The colour of it. Although colours aren't really important with heatsinks (to an extent), if you are going to buy any cooler from the ORB line, you are after a cool looking heatsink. If you want a "normal" looking heatsink then you can easily go for the many other square heatsinks (like the Globalwin FOP series).

Installation

The Super ORB comes with a one piece retaining clip, which isn't extremely hard to use, however you do get slightly worried at times that you might break the processor. I certainly had doubts when I was installing another Super ORB for a friend's 1.2 GHz Athlon the other week, however all was well, and the Super ORB sits comfortably onto of the processor with no gaps between the core and the ORB.

As I mentioned above the base of the ORB doesn't come with the thermal pad that Thermaltake used supply in previous heatsinks, but now has a very polished base which allows you to see that the Super ORB is made to a high standard of manufacturing. As usual in our tests below we used the Arctic Silver compound, which we believe to be the best available on the market and certainly recommend it to anyone. You can see the review of the Arctic Silver paste here.

Thermaltake supply you with a 3 pin power splitter which is a great help if you don't have 2 spare fan headers on your motherboard. Again this shows Thermaltake's attention to detail, and their general attitude towards the cooling community.

Performance

The Super Orb was made to carry on where the old Chrome ORB had stopped, and to some extent it does this. Performance on high-end processors (like 1.2 GHz Athlons) were not on par with the monster of Alpha's PAL6035 or the Globalwin FOP38. Although we couldn't post the results of the FOP38 in this review, we certainly believe that the Super ORB is not ready for the ultra fast frequency processors. The Chrome ORB is suited to low-end Athlon and Duron processors, however we can't exactly figure out where the Super ORB stands. It provides better performance than the standard 1 fan Chrome ORB, but it fails to keep up with the competition on the high-end AMD processors.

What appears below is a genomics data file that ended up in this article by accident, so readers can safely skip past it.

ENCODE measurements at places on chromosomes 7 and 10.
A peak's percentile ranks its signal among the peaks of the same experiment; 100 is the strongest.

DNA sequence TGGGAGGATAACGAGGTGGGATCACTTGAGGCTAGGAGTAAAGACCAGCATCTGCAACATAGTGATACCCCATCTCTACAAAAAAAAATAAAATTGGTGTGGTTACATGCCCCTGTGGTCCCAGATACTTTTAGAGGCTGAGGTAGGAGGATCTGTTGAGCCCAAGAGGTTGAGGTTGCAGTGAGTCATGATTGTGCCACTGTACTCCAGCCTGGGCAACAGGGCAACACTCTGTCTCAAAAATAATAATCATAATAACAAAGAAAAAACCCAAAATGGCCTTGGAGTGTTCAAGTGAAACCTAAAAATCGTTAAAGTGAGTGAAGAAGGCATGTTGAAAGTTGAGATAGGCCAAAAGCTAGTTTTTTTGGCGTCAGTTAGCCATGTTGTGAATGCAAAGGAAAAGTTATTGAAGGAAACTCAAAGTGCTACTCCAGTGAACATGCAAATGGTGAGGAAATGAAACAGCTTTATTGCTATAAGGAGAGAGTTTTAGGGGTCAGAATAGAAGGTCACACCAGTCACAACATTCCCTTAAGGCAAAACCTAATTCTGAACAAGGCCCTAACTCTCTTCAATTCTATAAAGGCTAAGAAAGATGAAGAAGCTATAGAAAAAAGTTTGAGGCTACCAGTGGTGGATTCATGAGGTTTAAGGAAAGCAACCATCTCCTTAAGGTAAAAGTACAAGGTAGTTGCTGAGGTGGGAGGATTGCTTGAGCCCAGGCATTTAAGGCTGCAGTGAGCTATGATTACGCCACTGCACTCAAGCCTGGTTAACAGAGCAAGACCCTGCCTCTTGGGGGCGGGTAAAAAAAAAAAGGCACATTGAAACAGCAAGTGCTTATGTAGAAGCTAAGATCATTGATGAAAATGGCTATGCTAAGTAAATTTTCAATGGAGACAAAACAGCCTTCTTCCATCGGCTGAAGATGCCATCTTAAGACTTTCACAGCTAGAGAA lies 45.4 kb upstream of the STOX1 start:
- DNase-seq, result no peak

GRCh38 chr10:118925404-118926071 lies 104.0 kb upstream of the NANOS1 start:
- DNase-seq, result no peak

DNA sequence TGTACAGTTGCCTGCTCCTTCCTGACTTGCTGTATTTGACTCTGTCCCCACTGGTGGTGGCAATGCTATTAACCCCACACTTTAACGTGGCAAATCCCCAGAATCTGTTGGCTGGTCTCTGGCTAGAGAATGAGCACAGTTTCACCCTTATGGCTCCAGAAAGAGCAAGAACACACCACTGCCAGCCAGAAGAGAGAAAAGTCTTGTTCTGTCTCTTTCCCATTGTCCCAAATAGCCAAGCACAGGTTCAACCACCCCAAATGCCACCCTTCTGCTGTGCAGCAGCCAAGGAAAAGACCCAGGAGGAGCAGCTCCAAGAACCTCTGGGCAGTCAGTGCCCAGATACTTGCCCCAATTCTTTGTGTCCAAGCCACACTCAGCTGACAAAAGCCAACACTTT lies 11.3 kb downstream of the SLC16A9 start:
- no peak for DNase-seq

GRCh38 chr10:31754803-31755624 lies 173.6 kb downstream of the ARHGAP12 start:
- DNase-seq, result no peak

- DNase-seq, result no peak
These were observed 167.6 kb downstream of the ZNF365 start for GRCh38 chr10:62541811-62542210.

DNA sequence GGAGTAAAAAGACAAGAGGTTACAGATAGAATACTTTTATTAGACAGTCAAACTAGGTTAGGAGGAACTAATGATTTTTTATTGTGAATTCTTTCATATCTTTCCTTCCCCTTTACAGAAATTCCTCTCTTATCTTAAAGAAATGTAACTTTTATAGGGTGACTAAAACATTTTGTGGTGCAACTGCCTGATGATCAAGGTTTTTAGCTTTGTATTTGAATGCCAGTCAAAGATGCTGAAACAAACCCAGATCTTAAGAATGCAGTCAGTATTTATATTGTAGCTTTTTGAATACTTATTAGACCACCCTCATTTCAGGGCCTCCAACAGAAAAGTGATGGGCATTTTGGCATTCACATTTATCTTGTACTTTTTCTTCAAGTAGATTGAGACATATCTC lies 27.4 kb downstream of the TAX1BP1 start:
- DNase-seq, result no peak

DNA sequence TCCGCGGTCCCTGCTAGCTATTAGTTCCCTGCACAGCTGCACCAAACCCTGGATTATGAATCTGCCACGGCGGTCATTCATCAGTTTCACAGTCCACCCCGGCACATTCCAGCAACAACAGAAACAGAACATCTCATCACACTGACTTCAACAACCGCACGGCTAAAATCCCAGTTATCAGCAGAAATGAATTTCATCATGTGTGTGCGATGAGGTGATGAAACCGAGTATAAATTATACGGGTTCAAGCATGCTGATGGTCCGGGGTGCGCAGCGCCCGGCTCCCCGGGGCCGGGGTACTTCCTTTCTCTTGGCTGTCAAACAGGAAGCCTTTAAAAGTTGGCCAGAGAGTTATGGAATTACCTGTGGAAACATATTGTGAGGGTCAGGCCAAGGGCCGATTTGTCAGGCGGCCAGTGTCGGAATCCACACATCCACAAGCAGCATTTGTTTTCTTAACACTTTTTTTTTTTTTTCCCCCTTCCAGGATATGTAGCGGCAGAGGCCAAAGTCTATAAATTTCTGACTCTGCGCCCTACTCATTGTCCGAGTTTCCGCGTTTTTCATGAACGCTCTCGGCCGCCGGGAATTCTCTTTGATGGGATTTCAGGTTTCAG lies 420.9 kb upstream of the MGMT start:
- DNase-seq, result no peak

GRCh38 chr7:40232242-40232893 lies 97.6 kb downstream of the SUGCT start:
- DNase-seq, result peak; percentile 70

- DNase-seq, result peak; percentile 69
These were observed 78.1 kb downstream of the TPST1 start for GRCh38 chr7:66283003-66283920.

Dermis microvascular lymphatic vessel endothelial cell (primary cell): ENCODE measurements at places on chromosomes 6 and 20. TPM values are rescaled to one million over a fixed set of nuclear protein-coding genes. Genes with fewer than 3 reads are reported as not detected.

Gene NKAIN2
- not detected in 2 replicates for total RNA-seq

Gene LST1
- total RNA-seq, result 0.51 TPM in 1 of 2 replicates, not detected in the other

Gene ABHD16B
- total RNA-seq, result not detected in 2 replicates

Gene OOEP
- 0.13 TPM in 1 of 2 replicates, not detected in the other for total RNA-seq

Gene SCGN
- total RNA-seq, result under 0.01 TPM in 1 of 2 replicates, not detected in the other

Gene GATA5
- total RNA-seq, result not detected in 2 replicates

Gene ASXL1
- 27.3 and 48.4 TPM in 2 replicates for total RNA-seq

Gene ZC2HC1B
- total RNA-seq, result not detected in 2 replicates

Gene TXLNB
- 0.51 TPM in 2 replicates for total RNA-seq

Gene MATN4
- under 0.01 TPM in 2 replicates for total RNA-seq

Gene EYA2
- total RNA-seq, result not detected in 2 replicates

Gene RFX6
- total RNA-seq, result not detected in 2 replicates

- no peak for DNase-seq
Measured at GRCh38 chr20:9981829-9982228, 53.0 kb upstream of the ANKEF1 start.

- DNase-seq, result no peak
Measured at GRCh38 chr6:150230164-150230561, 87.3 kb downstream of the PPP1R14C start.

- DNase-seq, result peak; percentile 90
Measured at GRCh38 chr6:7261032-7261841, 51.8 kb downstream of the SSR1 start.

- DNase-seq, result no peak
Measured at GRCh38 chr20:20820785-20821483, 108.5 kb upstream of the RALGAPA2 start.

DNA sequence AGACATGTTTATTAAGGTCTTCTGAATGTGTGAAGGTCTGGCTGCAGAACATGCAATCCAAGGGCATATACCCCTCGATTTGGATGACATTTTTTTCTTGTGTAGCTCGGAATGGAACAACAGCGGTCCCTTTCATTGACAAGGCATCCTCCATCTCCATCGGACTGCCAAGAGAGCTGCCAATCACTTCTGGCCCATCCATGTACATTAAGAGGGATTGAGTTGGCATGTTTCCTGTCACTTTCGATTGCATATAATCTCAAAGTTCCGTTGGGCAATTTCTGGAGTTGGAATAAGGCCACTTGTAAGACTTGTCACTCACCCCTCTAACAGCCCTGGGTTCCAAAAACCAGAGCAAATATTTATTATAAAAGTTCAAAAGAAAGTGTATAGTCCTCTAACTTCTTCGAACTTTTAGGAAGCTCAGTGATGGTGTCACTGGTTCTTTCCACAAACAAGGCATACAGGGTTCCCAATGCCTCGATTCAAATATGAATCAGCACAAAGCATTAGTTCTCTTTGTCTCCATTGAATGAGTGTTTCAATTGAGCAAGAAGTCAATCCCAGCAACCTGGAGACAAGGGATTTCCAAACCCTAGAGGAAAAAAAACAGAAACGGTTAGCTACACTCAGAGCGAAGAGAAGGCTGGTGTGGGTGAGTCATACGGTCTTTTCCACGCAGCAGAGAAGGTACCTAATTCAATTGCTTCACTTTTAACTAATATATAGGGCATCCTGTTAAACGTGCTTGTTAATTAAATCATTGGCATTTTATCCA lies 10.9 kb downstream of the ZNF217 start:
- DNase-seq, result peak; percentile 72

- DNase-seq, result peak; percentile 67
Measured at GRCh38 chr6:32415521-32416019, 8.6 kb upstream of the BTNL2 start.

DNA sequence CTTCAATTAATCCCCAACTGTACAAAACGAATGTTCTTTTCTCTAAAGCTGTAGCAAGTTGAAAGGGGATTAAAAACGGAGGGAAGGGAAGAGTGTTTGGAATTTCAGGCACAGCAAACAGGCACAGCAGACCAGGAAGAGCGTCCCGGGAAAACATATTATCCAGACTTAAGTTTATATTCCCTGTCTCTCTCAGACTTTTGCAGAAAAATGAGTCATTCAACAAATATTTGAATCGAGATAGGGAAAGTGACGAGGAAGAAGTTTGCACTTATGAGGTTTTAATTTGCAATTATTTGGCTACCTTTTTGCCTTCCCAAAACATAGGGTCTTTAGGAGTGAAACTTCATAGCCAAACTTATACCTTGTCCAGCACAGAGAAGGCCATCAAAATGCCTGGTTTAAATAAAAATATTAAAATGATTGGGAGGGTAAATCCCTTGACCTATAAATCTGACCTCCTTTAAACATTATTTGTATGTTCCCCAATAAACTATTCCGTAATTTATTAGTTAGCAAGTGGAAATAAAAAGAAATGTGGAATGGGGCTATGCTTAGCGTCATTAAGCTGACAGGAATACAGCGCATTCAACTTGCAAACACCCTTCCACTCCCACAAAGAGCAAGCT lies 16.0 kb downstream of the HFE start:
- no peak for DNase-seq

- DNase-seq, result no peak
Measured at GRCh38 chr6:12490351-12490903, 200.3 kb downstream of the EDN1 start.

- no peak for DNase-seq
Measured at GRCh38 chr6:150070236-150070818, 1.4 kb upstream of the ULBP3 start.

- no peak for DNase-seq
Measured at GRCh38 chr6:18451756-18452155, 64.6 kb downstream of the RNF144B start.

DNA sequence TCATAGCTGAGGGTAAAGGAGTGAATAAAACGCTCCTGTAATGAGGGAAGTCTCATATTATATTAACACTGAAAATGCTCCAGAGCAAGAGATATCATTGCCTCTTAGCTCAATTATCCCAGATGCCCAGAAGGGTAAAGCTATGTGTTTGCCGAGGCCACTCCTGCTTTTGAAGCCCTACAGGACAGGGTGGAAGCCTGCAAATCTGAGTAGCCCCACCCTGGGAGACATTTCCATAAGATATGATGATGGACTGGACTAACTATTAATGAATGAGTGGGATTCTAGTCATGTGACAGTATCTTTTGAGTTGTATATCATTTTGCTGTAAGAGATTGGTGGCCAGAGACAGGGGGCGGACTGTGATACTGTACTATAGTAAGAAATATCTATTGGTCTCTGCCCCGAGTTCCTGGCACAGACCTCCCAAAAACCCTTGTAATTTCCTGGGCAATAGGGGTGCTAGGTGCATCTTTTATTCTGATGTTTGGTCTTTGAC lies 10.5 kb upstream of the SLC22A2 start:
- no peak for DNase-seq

This time we tried the Super ORB on the Duron 750 (which we used for previous tests), and an Athlon 1 GHz.



On the Duron 750, there is very little seperating the three heatsinks and we expected all three to cope pretty easily with the heat produced by the processor. The Super ORB is sandwiched between the Alpha PAL6035 and the Coolermaster Heatpipe, and produces solid results.

Next we move onto the Athlon 1 GHz, which we would expect to produce more heat, and from our results it certainly seems that way.



The Super ORB doesn't perform badly when attached to the Athlon 1 GHz, however we expected a little bit more from the Super ORB. It comfortably beats the Coolermaster Heatpipe, which we wouldn't recommend for chips with high frequencies, however comes in 3 degrees higher than the Alpha PAL6035.

Conclusions

The Super ORB from Thermaltake is intended to persuade more hard core overclockers to purchase this product, and while it retains the distinctive ORB shape there is only minimal gains when sticking on an extra fan to this heatsink. We certainly found the Super ORB was able to cope with an Athlon/Duron at around 1 GHz, however should you be wanting to overclock you might want to look at the other heatsinks available on the market, in particular the Alpha PAL6035 and the Globalwin FOP series.